Women and Power in Argentine Literature: Stories, Interviews, and Critical Essays

University of Texas Press, Jan 1, 2010 - 392 páginas

The astonishing talent of Argentine women writers belies the struggles they have faced—not merely as overlooked authors, but as women of conviction facing oppression. The patriarchal pressures of the Perón years, the terror of the Dirty War, and, more recently, the economic collapse that gripped the nation in 2001 created such repressive conditions that some writers, such as Luisa Valenzuela, left the country for long periods. Not surprisingly, power has become an inescapable theme in Argentine women's fiction, and this collection shows how the dynamics of power capture not only the political world but also the personal one. Whether their characters are politicians and peasants, torturers and victims, parents and children, or lovers male and female, each writer explores the effects of power as it is exercised by or against women.

The fifteen writers chosen for Women and Power in Argentine Literature include famous names such as Valenzuela, as well as authors anthologized for the first time, most notably María Kodama, widow of Jorge Luis Borges. Each chapter begins with a "verbal portrait," editor Gwendolyn Díaz's personal impression of the author at ease, formed through hours of conversation and interviews. A biographical essay and critical commentary follow, with emphasis on the work included in this anthology. Díaz's interviews, translated from Spanish, and finally the stories themselves—only three of which have been previously published in English—complete the chapters. The extraordinary depth of these chapters reflects the nuanced, often controversial portrayals of power observed by Argentine women writers. Inspiring as well as insightful, Women and Power in Argentine Literature is ultimately about women who, in Díaz's words, "choose to speak their truth regardless of the consequences."


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Páginas seleccionadas


1 Elvira Orphée
2 Angélica Gorodischer
3 Marcela Solá
4 Luisa Valenzuela
5 Tununa Mercado
6 Alicia Dujovne Ortiz
7 Liliana Heer
9 Alina Diaconú
10 María Kodama
11 Cristina Siscar
12 Ana María Shua
13 Alicia Kozameh
14 Esther Cross
15 Ana Quiroga
Derechos de autor

8 Liliana Heker

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Página vii - Sainthood"], of a wise woman selling herbs [our root workers], or even a very remarkable man who had a mother, then I think we are on the track of a lost novelist, a suppressed poet, of some mute and inglorious Jane Austen Indeed, I would venture to guess that Anon, who wrote so many poems without signing them, was often a woman.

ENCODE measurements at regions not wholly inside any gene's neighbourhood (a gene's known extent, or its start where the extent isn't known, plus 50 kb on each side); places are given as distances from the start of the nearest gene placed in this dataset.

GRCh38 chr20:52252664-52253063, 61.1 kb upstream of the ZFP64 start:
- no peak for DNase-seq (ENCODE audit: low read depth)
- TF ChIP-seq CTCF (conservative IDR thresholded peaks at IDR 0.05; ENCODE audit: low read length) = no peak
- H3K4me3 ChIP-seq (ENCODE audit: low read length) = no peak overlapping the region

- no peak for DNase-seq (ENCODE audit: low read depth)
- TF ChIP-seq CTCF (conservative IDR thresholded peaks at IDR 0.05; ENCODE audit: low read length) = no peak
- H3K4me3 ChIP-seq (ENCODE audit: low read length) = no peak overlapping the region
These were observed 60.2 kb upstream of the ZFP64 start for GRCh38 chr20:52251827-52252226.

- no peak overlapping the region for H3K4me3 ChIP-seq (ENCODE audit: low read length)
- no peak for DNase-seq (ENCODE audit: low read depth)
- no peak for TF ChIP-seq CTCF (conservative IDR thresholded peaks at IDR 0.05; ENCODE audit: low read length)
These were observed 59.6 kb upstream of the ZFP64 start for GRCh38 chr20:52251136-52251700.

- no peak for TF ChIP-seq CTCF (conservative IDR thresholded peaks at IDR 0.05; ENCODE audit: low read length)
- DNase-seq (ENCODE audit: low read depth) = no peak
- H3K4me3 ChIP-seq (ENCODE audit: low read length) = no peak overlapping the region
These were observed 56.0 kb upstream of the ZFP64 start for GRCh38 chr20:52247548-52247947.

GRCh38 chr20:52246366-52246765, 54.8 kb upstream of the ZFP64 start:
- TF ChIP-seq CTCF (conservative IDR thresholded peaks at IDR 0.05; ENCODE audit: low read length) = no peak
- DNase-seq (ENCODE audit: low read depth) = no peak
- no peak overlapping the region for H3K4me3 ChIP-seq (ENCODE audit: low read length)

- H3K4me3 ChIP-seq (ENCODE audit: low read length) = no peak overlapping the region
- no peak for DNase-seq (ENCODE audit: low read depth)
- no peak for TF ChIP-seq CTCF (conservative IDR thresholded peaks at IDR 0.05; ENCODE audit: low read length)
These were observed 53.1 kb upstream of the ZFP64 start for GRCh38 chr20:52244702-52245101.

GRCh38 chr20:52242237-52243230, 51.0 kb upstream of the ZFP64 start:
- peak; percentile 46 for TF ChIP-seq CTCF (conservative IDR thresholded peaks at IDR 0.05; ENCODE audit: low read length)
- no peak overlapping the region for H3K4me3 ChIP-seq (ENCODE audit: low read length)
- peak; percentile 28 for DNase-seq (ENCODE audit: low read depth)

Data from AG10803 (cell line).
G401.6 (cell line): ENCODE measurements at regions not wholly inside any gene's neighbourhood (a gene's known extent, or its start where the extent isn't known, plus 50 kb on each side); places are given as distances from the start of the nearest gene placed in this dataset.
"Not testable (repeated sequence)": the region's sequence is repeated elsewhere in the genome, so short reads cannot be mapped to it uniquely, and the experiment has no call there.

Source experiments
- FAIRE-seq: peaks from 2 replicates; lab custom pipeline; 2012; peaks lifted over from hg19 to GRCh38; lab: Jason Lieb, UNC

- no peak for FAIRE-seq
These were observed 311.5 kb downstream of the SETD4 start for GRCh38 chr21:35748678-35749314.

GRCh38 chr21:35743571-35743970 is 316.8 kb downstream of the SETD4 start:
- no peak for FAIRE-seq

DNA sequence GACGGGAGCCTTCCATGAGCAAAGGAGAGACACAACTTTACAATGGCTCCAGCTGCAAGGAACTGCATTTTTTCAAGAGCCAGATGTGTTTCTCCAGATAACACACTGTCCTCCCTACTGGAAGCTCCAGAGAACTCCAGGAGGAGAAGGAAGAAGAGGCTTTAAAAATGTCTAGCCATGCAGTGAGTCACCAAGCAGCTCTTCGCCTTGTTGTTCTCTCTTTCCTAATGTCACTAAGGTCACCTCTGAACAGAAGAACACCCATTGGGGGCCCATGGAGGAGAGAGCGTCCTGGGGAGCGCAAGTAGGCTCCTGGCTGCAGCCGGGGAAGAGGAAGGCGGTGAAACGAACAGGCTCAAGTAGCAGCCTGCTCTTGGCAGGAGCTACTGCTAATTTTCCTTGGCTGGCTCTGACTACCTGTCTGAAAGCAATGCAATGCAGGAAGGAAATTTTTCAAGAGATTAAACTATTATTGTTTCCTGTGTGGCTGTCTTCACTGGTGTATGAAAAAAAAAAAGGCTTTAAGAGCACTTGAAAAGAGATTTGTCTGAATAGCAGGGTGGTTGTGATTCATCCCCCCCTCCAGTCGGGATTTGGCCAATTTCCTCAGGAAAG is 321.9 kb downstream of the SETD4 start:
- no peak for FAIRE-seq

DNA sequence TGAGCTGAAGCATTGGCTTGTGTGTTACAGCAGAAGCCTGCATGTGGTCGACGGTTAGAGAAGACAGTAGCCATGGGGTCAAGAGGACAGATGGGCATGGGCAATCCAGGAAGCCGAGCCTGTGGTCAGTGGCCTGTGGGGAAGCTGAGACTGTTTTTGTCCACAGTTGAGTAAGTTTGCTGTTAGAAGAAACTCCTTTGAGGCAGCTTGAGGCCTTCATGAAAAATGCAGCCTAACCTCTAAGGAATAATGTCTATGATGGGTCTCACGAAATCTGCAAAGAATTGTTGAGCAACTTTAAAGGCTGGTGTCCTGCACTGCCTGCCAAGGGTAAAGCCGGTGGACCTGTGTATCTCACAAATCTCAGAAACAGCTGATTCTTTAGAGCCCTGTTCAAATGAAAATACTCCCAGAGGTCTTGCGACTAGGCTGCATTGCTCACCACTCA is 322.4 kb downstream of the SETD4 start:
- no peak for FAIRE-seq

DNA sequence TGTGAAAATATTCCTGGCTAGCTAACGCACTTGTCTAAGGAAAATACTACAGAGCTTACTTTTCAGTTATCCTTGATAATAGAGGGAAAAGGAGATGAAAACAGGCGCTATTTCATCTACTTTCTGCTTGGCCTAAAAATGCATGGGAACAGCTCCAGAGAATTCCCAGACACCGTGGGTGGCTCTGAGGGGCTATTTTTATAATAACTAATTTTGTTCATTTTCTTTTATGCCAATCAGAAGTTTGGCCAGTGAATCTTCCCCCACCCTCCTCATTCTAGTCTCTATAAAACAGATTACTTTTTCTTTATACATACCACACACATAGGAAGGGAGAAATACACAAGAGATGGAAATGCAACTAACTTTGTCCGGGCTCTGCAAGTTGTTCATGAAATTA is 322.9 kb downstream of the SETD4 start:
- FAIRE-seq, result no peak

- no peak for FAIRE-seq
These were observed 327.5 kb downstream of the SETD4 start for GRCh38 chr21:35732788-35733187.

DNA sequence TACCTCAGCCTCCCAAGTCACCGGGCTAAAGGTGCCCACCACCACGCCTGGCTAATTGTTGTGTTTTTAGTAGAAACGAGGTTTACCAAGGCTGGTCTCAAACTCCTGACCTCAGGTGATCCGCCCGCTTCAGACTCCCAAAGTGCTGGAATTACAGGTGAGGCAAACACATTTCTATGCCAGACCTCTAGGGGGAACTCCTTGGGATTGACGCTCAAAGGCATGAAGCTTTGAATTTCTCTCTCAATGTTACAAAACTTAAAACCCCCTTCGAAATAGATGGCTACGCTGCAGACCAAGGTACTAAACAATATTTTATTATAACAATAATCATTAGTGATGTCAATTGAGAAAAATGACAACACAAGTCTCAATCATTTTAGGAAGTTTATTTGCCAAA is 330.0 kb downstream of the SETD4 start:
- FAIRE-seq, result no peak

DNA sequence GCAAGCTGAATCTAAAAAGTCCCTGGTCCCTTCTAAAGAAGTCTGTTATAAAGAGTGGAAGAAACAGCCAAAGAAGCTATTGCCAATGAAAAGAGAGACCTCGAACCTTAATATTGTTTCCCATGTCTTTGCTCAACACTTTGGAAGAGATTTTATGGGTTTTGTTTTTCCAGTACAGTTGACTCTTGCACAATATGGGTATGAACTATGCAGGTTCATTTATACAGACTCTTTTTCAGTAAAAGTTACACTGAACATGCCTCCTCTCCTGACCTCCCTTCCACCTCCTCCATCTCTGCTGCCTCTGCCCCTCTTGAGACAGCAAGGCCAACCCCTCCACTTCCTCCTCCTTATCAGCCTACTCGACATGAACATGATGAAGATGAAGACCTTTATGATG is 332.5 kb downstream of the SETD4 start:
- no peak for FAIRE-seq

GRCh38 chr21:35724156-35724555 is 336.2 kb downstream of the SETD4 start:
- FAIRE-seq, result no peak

Página vii - Burns blazes out and proves its presence. But certainly it never got itself on to paper. When, however, one reads of a witch being ducked, of a woman possessed by devils...
Página vii - So I wasn't dreaming, after all,' she said to herself, 'unless — unless we're all part of the same dream. Only I do hope it's MY dream, and not the Red King's! I don't like belonging to another person's dream...
Página vii - Me tiñera el cabello de plateado y violeta, Usara peplo griego, cambiara la peineta Por cintillo de flores: miosotis o jazmines, Cantara por las calles al compás de violines, O dijera mis versos recorriendo las plazas Libertado mi gusto de vulgares mordazas? ¿Irían a mirarme cubriendo las aceras? ¿Me quemarían como quemaron hechiceras? ¿Campanas tocarían para llamar a misa? En verdad que pensarlo me da un poco de risa.
Página 6 - If sexuality is culturally constructed within existing power relations, then the postulation of a normative sexuality that is "before," "outside," or "beyond" power is a cultural impossibility and a politically impracticable dream, one that postpones the concrete and contemporary task of rethinking subversive possibilities for sexuality and identity within the terms of power itself.
Página 11 - South of the last decade of the twentieth century and the first years of the twentyfirst century.
Página 6 - Renaissance, and that if power seduces, it is precisely — what the naive realists of politics will never understand — because it is simulacrum and because it undergoes a metamorphosis into signs and is invented on the basis of signs.
Página 6 - Power, rather than the law, encompasses both the juridical (prohibitive and regulatory) and the productive (inadvertently generative) functions of differential relations. Hence, the sexuality that emerges within the matrix of power relations is not a simple replication or copy of the law itself, a uniform repetition of a masculinist economy of identity. The productions swerve from their original purposes and inadvertently mobilize possibilities of "subjects...

Acerca del autor (2010)

GWENDOLYN DÍAZ is Professor of English and Director of the Graduate Program in Literature at St. Mary’s University in San Antonio, Texas.

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